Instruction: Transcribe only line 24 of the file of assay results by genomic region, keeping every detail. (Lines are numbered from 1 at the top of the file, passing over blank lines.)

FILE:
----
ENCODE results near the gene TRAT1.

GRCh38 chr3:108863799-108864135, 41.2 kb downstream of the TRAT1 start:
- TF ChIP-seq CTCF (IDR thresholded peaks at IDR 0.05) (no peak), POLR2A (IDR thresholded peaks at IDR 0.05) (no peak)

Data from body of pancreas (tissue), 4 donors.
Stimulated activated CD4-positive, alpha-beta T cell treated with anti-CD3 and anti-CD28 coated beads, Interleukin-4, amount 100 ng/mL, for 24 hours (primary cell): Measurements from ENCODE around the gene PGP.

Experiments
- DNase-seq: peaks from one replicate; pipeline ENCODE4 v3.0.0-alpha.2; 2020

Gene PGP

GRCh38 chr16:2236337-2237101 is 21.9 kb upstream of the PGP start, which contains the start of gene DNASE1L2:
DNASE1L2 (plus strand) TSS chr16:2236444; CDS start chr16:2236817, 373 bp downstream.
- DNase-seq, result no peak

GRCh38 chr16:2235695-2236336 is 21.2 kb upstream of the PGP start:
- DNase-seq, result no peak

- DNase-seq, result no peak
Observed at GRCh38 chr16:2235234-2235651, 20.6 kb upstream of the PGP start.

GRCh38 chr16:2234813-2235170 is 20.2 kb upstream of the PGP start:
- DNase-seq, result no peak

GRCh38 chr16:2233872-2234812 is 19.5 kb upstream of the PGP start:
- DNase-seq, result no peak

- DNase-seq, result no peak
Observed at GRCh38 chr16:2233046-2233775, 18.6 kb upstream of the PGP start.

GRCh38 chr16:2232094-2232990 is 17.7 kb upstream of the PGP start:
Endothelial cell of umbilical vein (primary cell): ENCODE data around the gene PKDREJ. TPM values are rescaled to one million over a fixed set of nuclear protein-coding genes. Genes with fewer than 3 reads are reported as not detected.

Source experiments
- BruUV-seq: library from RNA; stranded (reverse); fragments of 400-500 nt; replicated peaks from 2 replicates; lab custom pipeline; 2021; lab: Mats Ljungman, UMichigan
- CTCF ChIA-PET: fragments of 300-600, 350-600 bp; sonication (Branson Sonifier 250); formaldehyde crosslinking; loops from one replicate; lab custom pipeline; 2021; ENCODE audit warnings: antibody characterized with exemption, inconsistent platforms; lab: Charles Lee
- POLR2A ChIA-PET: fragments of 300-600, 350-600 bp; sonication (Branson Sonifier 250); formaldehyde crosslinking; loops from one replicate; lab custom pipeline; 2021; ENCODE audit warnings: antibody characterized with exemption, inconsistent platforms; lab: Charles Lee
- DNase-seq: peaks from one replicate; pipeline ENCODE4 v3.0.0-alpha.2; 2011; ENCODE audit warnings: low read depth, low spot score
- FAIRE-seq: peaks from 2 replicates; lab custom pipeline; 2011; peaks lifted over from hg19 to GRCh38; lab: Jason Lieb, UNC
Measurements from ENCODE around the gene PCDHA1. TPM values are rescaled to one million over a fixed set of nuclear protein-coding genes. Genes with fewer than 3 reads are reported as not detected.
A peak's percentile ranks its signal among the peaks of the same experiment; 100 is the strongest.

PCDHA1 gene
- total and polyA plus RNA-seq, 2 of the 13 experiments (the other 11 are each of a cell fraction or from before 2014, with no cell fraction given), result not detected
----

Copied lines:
Source experiments